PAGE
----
Finally, what makes me want to be doubly sick is that, in the UK, the lowest ‘choosing to breastfeed’ rates are most often amongst mothers and families on the lowest incomes. This statistic is infuriating because, firstly, as I’ve said five hundred times now, this ‘choice’ is much more difficult for these mothers to make. Secondly, because feeding a baby is not like riding a bike. If you stop breastfeeding, you cannot get back on it with a bit of practice in 6 months time. You have to buy formula for a long time and formula is fucking expense for those mothers and families on the lowest income. Especially compared to the free alternative.

It’s shite I think

To finish up. I think breastfeeding rates are little to do with a mother’s choice. This does not mean that we must not say well done and congratulations to those mothers who have possibly gone through cramps and mastitis and stress and loneliness and all that other jazz to continue feeding. Or to thank the support networks – the partners or grandparents or carers or health practitioners –  who may have helped them. It just means that we should not make it too personal. A bit like getting good marks at school. Yes, you worked hard and yes, I’m not saying it isn’t partly because of all your effort. But you also didn’t have to share a room with two siblings, have the electricity cut once a month, have a parent you were caring for, go to a school with no textbooks etc etc. There are always other factors at play in what we can and can’t achieve.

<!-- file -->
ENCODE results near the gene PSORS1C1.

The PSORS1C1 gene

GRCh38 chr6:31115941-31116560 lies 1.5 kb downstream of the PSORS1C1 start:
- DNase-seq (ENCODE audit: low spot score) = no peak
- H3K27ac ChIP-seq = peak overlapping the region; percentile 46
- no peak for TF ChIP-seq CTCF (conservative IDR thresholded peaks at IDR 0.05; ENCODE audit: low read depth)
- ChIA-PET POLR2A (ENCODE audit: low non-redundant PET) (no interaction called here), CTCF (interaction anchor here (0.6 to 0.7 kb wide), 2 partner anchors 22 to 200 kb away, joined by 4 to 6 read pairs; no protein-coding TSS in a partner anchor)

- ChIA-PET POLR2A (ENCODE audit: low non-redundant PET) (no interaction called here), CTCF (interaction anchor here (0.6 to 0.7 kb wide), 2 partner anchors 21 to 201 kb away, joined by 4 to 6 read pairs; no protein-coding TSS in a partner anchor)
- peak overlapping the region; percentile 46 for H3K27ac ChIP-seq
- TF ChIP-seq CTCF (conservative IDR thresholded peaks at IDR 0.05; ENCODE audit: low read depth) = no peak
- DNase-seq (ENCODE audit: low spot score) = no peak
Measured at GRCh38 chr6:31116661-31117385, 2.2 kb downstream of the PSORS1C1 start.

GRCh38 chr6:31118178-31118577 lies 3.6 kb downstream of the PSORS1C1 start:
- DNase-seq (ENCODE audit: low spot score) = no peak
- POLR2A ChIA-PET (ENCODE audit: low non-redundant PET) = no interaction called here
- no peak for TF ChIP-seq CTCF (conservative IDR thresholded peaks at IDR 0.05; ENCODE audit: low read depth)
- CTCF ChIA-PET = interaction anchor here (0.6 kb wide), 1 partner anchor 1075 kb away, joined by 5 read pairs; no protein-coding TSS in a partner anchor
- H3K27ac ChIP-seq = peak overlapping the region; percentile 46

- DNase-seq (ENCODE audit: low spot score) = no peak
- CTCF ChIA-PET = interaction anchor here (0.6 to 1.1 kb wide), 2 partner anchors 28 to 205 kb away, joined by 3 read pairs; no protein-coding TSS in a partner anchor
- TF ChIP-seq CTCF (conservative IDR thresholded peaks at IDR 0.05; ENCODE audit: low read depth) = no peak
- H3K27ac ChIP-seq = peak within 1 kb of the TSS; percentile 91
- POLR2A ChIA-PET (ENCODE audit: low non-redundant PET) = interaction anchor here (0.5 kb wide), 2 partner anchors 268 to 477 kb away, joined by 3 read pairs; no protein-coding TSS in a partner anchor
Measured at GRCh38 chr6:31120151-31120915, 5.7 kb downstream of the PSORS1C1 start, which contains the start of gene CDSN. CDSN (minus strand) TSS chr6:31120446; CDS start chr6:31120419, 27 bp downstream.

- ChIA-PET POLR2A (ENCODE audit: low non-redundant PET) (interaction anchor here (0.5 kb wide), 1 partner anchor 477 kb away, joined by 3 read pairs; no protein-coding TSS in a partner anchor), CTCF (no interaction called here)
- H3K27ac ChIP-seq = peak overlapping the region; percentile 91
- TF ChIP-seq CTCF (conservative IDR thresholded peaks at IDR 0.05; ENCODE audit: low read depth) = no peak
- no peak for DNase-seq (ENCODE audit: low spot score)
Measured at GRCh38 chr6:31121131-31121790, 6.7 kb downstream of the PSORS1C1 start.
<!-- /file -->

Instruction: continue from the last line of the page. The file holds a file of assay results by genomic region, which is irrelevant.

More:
Basically, stop pointing fingers at mothers and point it at those who make the decisions. If we want to ‘encourage’ higher breastfeeding rates in the UK, we have to make it easier for mothers to ‘choose’ to breastfeed and continue breastfeeding and to be happy doing so.


It is a very personal experience to feed a baby. But it is definitely not a purely personal choice.